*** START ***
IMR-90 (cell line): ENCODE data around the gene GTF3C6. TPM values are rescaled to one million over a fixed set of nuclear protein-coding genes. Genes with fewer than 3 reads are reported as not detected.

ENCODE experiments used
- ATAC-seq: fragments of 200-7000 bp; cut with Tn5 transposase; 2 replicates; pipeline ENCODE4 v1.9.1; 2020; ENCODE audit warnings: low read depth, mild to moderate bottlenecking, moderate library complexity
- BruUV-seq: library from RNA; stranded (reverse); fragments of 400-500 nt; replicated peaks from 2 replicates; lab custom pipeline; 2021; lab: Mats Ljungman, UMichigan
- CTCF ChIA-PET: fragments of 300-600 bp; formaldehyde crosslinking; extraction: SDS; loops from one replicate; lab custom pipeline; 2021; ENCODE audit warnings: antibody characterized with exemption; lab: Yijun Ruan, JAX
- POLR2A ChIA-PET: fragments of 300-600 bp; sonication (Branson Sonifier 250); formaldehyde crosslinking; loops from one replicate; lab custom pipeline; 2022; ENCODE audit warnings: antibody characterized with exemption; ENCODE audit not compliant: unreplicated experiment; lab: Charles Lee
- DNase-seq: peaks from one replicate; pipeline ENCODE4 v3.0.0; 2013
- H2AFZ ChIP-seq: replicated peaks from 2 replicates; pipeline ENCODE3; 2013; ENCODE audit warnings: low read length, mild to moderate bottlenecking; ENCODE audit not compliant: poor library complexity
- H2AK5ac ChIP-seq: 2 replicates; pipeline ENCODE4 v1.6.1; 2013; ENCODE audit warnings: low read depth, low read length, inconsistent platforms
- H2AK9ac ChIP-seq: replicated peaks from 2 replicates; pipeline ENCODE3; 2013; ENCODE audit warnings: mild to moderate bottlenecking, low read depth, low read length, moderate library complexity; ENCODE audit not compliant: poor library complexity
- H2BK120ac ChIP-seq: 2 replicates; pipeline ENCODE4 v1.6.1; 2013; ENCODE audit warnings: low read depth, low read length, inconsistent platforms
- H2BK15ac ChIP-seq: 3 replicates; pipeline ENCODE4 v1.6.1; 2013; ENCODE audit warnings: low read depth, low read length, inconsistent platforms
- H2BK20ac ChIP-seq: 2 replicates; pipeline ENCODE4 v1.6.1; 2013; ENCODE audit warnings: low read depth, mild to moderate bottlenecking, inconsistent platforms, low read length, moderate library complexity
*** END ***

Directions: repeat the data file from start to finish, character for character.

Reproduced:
IMR-90 (cell line): ENCODE data around the gene GTF3C6. TPM values are rescaled to one million over a fixed set of nuclear protein-coding genes. Genes with fewer than 3 reads are reported as not detected.

ENCODE experiments used
- ATAC-seq: fragments of 200-7000 bp; cut with Tn5 transposase; 2 replicates; pipeline ENCODE4 v1.9.1; 2020; ENCODE audit warnings: low read depth, mild to moderate bottlenecking, moderate library complexity
- BruUV-seq: library from RNA; stranded (reverse); fragments of 400-500 nt; replicated peaks from 2 replicates; lab custom pipeline; 2021; lab: Mats Ljungman, UMichigan
- CTCF ChIA-PET: fragments of 300-600 bp; formaldehyde crosslinking; extraction: SDS; loops from one replicate; lab custom pipeline; 2021; ENCODE audit warnings: antibody characterized with exemption; lab: Yijun Ruan, JAX
- POLR2A ChIA-PET: fragments of 300-600 bp; sonication (Branson Sonifier 250); formaldehyde crosslinking; loops from one replicate; lab custom pipeline; 2022; ENCODE audit warnings: antibody characterized with exemption; ENCODE audit not compliant: unreplicated experiment; lab: Charles Lee
- DNase-seq: peaks from one replicate; pipeline ENCODE4 v3.0.0; 2013
- H2AFZ ChIP-seq: replicated peaks from 2 replicates; pipeline ENCODE3; 2013; ENCODE audit warnings: low read length, mild to moderate bottlenecking; ENCODE audit not compliant: poor library complexity
- H2AK5ac ChIP-seq: 2 replicates; pipeline ENCODE4 v1.6.1; 2013; ENCODE audit warnings: low read depth, low read length, inconsistent platforms
- H2AK9ac ChIP-seq: replicated peaks from 2 replicates; pipeline ENCODE3; 2013; ENCODE audit warnings: mild to moderate bottlenecking, low read depth, low read length, moderate library complexity; ENCODE audit not compliant: poor library complexity
- H2BK120ac ChIP-seq: 2 replicates; pipeline ENCODE4 v1.6.1; 2013; ENCODE audit warnings: low read depth, low read length, inconsistent platforms
- H2BK15ac ChIP-seq: 3 replicates; pipeline ENCODE4 v1.6.1; 2013; ENCODE audit warnings: low read depth, low read length, inconsistent platforms
- H2BK20ac ChIP-seq: 2 replicates; pipeline ENCODE4 v1.6.1; 2013; ENCODE audit warnings: low read depth, mild to moderate bottlenecking, inconsistent platforms, low read length, moderate library complexity